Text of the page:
I started running in 2008 a few months after a gluttonous pregnancy and difficult birth of my daughter. Once I got my groove I was hooked. I ran a few small distance races and decided to try my legs at a half marathon. In April of 2009, I pushed my plump body through a cool drizzle ultimately finishing in 2:31. I experienced so many feelings from the moment I signed up. Dread, drowning, fear, joy, excitement, anxiety, pride, sadness – the list goes on. At times during my run I may have even felt all those emotions, but some of those details are a little foggy (perhaps I should re-read that post). Okay…now I remember… I absolutely cried when I crossed that finish line. I cried for so many reasons – I accomplished a major feat of physical and mental grit; I was done; I needed water. My journey, my half marathon project, had ended, successfully. It was over. Everything I did, or didn’t do, everything I ate, or didn’t eat, and every mile I ran, or didn’t run, got me to this proud moment. I needed to feel it again.
I am a runner.
As I have developed my running ‘career’ I continue to push myself. I consistently shave time off of all my race distances while I change the terrain and the complexity. Training for a big race gets my ass out of bed at 4:30 am (some days) and focuses my mind. A good run sets the tone for my day and keeps my head in check. I have strengthened friendships and picked up new buddies along the way; I lost some weight and gained a hell of a lot of respect for myself. I fail to find any negative in this situation. I run to be free.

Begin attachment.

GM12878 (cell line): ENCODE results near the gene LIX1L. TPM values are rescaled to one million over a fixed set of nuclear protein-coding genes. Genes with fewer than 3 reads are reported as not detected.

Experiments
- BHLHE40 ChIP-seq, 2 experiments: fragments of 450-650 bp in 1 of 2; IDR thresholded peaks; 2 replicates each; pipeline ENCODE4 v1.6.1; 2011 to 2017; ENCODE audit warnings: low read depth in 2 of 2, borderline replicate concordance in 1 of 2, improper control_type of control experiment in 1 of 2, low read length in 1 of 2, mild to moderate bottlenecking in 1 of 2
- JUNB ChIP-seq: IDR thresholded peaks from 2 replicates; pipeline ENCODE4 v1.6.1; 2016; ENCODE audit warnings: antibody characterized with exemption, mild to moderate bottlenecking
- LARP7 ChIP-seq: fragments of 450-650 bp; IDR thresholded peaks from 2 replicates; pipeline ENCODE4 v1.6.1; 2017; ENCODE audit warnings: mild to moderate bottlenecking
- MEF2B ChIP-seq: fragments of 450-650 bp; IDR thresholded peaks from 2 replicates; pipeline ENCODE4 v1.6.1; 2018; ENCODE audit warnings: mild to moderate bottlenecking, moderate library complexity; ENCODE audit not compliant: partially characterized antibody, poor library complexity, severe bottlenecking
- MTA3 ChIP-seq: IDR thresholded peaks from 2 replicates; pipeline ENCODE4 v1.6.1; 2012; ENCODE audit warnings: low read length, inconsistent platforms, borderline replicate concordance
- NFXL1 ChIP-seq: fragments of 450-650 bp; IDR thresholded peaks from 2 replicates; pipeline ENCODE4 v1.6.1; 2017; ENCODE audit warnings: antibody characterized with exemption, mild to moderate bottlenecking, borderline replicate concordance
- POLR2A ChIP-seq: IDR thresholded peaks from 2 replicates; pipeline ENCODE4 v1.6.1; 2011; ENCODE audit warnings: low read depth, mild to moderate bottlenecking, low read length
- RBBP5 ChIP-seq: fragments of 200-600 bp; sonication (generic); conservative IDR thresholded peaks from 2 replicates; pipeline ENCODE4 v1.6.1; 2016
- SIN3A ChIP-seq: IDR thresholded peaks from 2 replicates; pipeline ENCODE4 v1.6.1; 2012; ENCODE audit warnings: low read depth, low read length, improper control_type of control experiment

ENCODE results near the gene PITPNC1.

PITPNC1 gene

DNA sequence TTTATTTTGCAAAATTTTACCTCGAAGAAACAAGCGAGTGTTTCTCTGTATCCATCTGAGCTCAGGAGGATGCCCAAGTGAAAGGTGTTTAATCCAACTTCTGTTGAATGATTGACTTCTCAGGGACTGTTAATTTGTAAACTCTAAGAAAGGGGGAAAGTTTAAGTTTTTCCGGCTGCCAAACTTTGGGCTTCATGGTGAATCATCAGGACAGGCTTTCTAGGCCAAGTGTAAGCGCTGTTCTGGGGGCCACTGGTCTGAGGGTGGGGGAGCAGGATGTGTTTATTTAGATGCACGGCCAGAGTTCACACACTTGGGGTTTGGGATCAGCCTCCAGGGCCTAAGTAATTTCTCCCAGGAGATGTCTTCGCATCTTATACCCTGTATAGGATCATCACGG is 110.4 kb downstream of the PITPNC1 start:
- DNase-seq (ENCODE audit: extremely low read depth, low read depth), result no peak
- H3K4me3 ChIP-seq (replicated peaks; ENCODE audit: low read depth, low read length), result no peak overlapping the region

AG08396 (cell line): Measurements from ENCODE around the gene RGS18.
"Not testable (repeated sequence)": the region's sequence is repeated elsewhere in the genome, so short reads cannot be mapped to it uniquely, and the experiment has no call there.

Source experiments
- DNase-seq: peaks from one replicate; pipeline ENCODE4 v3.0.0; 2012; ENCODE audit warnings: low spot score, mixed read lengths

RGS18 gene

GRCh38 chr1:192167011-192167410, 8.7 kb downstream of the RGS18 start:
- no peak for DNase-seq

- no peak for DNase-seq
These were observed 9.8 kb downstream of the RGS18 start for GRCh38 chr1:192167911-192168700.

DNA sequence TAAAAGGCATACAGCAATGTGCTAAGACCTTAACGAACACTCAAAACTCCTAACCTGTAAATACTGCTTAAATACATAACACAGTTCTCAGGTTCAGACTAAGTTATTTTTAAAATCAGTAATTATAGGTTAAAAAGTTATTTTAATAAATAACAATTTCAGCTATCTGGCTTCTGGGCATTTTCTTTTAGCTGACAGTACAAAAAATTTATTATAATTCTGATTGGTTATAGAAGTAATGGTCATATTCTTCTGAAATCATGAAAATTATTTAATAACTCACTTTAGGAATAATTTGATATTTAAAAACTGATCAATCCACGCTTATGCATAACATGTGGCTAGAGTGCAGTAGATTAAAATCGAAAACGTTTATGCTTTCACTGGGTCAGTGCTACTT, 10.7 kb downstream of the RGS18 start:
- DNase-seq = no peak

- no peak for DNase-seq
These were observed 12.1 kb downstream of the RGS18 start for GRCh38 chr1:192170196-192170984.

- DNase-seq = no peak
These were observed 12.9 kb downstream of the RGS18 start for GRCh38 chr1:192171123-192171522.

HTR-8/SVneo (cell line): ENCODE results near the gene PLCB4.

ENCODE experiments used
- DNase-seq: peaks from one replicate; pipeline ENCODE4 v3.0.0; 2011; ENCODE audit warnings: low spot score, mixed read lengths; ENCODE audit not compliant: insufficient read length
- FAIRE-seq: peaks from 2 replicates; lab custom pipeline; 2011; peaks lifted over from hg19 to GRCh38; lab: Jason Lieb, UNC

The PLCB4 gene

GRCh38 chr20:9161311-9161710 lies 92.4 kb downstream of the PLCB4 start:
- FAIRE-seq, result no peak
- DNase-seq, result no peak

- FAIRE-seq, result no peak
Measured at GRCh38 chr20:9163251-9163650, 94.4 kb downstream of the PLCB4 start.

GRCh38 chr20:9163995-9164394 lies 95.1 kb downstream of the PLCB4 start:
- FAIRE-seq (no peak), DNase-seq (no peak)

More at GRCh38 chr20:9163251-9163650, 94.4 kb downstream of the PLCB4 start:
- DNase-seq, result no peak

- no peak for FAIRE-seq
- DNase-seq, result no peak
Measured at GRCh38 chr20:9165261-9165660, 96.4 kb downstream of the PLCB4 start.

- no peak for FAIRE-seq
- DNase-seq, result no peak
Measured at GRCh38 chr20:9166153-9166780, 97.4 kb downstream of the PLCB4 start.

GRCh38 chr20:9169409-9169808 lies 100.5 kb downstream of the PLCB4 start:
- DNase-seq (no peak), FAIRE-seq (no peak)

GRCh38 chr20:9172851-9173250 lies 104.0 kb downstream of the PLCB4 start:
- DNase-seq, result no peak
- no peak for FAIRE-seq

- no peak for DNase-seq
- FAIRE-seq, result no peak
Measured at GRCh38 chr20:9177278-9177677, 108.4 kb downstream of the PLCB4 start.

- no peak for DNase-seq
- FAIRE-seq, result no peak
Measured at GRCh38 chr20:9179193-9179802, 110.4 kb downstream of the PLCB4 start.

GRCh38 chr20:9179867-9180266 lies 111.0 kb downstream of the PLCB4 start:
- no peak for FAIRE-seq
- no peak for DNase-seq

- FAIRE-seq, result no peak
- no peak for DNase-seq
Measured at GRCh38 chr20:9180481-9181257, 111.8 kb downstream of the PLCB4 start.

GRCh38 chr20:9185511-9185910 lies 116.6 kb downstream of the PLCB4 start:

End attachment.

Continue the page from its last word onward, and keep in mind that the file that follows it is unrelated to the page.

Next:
I am a runner.
The Boston Marathon begun in 1897 and continues to be the 'pinnacle' of races for runners. Not just anyone can run it...most must qualify. There's a crazy matrix of sex and age related to times. There's no wiggle room. You're in or you're out. Sure there are charity slots, invitations and the elite group, but for Mr. Joe Blow, there’s the qualification (Boston Qualifier – BQ). People spend months training to run a marathon to qualify for Boston and then they train to run Boston. It's really amazing how much these people dedicate their lives to getting to this point. After running the 2012 Lehigh Valley Health Network Marathon relay last year, I chatted with a runner at the finish line. He, beside himself with devastation, had just missed his BQ by one minute. ONE MINUTE. Like I said, no wiggle room.
People run for so many reasons and all those reasons were taken away yesterday. A race finish is so exciting…maybe you’ve been there. All those fans band together to cheer on the finishers. Pride rocks the crowd and feeds energy to the runners that carry them across the timing mat. The buzzing of cheers, accented by cowbells and clapping, unifies everyone. It’s strangely magical. That was taken away. Lives were lost. Lives were shattered. No one feels safe. I don’t know how to help in this situation, but I want to do something. I do know that I will keep on running. Maybe I’ll even be so crazy as to try and qualify. I never wanted to BQ – never had a desire to run Boston. Strangely, now, more than ever, I’m interested. Why?
I am a runner.